Sep 23, 2013

Clever in Kyoto

Today, I journeyed on the Shinkansen super-express high speed railway line from Tokyo to Kyoto. I was sad to say farewell to Oto-san who took such great care of me at his apartment in Shinjuku, but excited to be moving on to a different part of Japan. 

Oto-san on the balcony in his Shinjuku apartment
While I will miss breakfast in Oto-san's kitchen overlooking the Tokyo skyline, I am happy to have a change of pace and head over to a little bit of pampering at the Hotel Nikko Princess in Kyoto. It is conveniently located, and the concierge services were super helpful when I arrived, setting me up with a great tour and giving delicious suggestions for the best ramen, sobu, and tempura in the city.

Because I arrived late in the day, I decided to put off seeing the shrines and temples until tomorrow. In the meantime, I headed towards Nishiki Market to check out some of today's eats. Nishki Market is a narrow, five block long shopping street lined by more than one hundred shops and restaurants, and more commonly known as "Kyoto's Kitchen". You can find everything from flowers, to sweets, to baby octopus on a stick. Lots of people just wander through, but it is also a good place to stop for lunch.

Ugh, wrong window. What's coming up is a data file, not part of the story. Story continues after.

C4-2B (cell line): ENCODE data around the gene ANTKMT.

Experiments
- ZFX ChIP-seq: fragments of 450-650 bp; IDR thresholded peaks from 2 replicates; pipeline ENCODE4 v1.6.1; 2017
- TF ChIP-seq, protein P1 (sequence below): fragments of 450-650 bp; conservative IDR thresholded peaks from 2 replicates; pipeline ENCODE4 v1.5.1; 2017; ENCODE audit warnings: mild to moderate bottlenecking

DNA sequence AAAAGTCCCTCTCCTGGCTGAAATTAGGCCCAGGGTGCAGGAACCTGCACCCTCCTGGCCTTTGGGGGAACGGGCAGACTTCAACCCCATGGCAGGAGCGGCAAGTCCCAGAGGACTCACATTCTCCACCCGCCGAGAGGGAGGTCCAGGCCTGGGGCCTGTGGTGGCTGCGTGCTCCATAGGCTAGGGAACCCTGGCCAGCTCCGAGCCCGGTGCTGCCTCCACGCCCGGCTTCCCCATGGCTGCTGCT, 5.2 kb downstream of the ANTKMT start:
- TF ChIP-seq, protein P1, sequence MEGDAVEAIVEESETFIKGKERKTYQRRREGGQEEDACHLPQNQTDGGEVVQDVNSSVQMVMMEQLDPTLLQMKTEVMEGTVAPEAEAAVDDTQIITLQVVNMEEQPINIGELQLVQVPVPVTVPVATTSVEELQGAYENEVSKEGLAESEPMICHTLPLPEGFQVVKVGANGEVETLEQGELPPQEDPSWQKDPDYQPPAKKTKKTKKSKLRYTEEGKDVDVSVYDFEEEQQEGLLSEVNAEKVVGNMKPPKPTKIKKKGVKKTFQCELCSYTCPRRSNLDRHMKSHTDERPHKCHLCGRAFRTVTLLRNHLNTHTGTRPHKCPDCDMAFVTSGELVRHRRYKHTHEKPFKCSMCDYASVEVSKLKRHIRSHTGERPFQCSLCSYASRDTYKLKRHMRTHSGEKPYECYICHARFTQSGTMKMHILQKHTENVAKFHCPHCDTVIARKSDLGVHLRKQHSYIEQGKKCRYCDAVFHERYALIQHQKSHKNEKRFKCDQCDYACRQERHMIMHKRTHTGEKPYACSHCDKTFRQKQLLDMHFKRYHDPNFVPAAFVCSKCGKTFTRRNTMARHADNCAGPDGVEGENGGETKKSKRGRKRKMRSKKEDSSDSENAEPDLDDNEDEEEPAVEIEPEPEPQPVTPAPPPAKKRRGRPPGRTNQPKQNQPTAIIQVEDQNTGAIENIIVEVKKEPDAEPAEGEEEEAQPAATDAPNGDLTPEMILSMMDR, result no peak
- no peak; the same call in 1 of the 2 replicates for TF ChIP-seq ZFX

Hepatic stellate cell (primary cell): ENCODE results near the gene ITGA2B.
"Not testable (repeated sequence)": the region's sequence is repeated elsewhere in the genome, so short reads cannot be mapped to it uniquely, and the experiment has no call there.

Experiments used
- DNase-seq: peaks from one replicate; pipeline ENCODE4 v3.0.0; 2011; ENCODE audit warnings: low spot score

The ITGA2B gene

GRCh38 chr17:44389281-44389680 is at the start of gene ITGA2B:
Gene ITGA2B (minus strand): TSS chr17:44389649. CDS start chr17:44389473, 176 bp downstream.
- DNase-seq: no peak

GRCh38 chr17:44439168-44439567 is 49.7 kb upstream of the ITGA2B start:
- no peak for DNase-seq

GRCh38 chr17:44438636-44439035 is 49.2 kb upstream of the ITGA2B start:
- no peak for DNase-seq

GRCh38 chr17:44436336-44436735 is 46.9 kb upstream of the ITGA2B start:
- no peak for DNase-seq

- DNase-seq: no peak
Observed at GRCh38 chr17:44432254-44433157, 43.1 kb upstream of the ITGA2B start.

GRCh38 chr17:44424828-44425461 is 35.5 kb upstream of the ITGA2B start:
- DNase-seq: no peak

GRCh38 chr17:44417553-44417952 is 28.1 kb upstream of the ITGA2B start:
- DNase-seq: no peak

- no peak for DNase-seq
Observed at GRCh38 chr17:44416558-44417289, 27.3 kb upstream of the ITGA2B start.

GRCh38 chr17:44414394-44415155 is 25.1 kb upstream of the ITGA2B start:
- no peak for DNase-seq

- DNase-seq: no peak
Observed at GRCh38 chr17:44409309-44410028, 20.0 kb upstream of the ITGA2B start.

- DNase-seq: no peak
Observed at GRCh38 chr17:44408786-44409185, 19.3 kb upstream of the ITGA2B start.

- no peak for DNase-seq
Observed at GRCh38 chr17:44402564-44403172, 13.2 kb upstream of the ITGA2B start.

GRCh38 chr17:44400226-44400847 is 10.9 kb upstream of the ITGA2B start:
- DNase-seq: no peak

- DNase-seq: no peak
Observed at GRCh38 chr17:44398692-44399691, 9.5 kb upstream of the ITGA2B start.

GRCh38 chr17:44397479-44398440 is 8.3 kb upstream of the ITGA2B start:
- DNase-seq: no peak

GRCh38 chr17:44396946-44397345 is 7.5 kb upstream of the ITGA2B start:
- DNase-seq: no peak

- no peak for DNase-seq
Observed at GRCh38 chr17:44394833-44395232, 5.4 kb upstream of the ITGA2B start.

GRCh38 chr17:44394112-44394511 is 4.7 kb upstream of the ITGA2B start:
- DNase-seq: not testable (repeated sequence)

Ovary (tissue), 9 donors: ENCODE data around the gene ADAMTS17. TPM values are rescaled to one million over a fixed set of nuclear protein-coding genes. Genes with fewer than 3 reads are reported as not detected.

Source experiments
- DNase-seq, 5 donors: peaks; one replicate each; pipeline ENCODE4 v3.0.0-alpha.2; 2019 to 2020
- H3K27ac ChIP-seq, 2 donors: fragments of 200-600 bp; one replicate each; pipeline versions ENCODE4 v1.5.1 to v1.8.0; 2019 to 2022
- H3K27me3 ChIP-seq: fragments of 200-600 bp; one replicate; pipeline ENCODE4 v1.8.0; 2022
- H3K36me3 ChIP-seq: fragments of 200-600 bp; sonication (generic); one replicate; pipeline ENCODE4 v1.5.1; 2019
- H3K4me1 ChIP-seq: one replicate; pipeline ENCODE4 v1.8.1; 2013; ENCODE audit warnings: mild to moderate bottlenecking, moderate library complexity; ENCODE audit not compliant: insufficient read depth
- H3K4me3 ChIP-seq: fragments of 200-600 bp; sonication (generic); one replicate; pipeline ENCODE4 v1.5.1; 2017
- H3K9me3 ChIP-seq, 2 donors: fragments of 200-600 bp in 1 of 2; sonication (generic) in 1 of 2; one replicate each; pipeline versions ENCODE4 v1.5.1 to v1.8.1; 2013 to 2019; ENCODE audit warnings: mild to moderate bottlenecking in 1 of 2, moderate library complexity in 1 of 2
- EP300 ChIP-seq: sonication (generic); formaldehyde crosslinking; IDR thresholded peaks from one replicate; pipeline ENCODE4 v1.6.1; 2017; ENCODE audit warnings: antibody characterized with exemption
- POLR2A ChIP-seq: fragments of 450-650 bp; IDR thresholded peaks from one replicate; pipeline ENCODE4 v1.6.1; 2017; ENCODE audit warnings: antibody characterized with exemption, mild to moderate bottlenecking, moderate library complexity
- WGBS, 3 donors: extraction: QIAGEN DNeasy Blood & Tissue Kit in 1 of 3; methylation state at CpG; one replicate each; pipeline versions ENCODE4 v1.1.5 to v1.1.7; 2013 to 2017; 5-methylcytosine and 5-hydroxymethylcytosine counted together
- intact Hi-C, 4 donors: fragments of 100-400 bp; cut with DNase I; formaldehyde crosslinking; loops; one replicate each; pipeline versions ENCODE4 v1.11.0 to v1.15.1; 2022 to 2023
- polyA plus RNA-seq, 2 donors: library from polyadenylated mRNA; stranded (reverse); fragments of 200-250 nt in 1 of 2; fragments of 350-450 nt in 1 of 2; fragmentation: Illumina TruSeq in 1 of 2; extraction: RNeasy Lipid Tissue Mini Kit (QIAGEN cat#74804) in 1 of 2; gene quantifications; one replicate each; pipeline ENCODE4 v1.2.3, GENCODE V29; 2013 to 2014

Once at the end of the Nishiki Market, you will find one of the entrances to the Nishiki Tenmangu Shrine where many of the shop owners in the market will go to pray. As I understand it, all of these lanterns have names of the shop owners in the market.

When I finished strolling through the market, I headed over to Kitaza to meet up with the Gion Night Walk. Gion is Kyoto's most traditional district where the culture of Kagai, the world of maiko and geiko (better known as geisha) are still very much alive and well. Mary was our tour guide and she was super informative. I never knew there were so few geikos, and how rare it was to see one! We managed to see one walking into one of the prominent tea houses, but alas, she was too quick for me to snag a photo of her.

Luckily, I did get to see two young girls walking out of a okiya,
which is a boarding house for maikos. These two weren't in full make-up,
 which leads me to believe they were 'maiko-in-training'. 

View from Shijo bridge.
Once the tour was over, I headed to dinner at Shunsai Tempura Arima. This was definitely the best meal that I have had in Japan so far. I ordered the Ume set course meal. Arima, the itame, artfully prepared each dish himself and served it with a description of the ingredients and preparation, which I found to be charming and helpful. Arima's can only accommodate 16 people at most, so definitely book ahead if you plan to go.

Arima giving me the 'thumbs-up' after attempting to learn some Japanese cuisine jargon.

Tomorrow it is off to the shrines!

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